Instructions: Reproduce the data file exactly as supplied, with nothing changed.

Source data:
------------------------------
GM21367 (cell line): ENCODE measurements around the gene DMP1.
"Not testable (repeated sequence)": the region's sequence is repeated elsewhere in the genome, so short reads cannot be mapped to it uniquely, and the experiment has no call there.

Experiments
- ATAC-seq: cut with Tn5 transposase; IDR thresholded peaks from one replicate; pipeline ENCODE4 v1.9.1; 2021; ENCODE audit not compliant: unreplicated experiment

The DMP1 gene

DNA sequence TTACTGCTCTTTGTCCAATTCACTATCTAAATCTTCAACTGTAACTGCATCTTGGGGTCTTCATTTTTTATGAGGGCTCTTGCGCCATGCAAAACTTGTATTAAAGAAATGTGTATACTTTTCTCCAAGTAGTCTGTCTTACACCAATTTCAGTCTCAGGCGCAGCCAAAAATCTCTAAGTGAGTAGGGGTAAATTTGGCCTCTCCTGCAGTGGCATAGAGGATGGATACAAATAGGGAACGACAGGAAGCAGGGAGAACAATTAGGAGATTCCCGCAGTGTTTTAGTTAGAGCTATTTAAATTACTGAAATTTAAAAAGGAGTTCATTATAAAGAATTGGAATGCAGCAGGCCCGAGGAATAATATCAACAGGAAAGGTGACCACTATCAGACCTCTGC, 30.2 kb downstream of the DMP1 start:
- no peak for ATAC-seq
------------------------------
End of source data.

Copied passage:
GM21367 (cell line): ENCODE measurements around the gene DMP1.
"Not testable (repeated sequence)": the region's sequence is repeated elsewhere in the genome, so short reads cannot be mapped to it uniquely, and the experiment has no call there.

Experiments
- ATAC-seq: cut with Tn5 transposase; IDR thresholded peaks from one replicate; pipeline ENCODE4 v1.9.1; 2021; ENCODE audit not compliant: unreplicated experiment

The DMP1 gene

DNA sequence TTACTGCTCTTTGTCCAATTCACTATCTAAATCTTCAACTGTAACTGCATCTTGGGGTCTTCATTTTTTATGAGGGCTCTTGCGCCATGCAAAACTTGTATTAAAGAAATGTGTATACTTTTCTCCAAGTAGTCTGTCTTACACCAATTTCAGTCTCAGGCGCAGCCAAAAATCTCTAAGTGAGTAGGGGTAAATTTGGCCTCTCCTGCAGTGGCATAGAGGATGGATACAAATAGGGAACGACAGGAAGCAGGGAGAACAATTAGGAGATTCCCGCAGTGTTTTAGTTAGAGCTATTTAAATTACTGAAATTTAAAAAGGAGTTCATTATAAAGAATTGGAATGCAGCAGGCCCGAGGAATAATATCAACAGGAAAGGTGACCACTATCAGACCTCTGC, 30.2 kb downstream of the DMP1 start:
- no peak for ATAC-seq